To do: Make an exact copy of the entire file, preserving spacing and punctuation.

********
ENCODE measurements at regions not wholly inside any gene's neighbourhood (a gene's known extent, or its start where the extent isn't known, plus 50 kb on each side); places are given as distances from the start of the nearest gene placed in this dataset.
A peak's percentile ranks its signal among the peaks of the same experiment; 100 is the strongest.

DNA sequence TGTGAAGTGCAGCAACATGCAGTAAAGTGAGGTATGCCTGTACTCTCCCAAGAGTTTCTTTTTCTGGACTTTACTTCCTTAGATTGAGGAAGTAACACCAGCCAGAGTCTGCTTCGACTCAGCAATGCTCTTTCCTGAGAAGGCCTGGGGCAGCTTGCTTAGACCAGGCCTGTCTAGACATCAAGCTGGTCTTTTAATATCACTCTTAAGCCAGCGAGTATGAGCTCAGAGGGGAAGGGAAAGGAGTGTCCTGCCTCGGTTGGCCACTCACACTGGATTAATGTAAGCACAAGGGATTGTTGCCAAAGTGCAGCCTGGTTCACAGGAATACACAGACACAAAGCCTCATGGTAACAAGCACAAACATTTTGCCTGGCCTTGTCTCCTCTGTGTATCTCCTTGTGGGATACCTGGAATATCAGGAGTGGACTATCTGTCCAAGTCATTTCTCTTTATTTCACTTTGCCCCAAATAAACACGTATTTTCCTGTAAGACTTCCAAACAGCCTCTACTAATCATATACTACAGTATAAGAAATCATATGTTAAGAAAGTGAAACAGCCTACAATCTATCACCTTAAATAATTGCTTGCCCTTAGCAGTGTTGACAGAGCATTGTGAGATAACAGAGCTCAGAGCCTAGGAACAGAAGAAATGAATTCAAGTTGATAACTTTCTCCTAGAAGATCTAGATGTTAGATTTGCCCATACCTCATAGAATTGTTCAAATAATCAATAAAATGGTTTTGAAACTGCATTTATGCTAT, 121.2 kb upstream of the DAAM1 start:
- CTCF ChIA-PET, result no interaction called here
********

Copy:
ENCODE measurements at regions not wholly inside any gene's neighbourhood (a gene's known extent, or its start where the extent isn't known, plus 50 kb on each side); places are given as distances from the start of the nearest gene placed in this dataset.
A peak's percentile ranks its signal among the peaks of the same experiment; 100 is the strongest.

DNA sequence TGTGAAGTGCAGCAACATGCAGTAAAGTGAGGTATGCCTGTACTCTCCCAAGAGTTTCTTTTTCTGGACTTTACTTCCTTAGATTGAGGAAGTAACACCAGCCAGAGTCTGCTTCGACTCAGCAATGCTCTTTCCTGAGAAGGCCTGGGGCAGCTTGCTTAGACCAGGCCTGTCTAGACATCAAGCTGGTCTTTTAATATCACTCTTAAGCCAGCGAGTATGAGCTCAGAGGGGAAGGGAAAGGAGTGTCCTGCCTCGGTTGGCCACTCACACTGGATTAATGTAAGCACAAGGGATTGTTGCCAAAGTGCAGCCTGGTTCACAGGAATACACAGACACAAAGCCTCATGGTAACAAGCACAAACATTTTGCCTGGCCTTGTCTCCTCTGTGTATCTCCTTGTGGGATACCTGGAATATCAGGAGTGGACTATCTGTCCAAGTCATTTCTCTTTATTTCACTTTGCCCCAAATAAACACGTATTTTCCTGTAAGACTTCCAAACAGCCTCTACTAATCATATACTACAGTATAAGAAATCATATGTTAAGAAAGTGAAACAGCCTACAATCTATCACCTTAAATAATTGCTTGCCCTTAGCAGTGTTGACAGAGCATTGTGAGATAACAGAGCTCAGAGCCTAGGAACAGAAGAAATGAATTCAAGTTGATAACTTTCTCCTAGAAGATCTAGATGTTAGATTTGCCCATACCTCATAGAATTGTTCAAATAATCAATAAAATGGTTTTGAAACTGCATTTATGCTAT, 121.2 kb upstream of the DAAM1 start:
- CTCF ChIA-PET, result no interaction called here